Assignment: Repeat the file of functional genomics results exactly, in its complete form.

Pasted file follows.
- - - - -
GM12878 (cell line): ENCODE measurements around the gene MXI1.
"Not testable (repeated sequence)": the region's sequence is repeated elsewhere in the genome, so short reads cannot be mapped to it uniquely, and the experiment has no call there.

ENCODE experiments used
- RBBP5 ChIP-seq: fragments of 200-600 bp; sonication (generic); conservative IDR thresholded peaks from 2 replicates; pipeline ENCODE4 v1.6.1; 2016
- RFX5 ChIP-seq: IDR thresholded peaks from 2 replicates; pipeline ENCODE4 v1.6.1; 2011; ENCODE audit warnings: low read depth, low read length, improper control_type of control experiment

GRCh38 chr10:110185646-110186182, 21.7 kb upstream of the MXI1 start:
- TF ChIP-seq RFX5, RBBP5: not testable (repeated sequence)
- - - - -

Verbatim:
GM12878 (cell line): ENCODE measurements around the gene MXI1.
"Not testable (repeated sequence)": the region's sequence is repeated elsewhere in the genome, so short reads cannot be mapped to it uniquely, and the experiment has no call there.

ENCODE experiments used
- RBBP5 ChIP-seq: fragments of 200-600 bp; sonication (generic); conservative IDR thresholded peaks from 2 replicates; pipeline ENCODE4 v1.6.1; 2016
- RFX5 ChIP-seq: IDR thresholded peaks from 2 replicates; pipeline ENCODE4 v1.6.1; 2011; ENCODE audit warnings: low read depth, low read length, improper control_type of control experiment

GRCh38 chr10:110185646-110186182, 21.7 kb upstream of the MXI1 start:
- TF ChIP-seq RFX5, RBBP5: not testable (repeated sequence)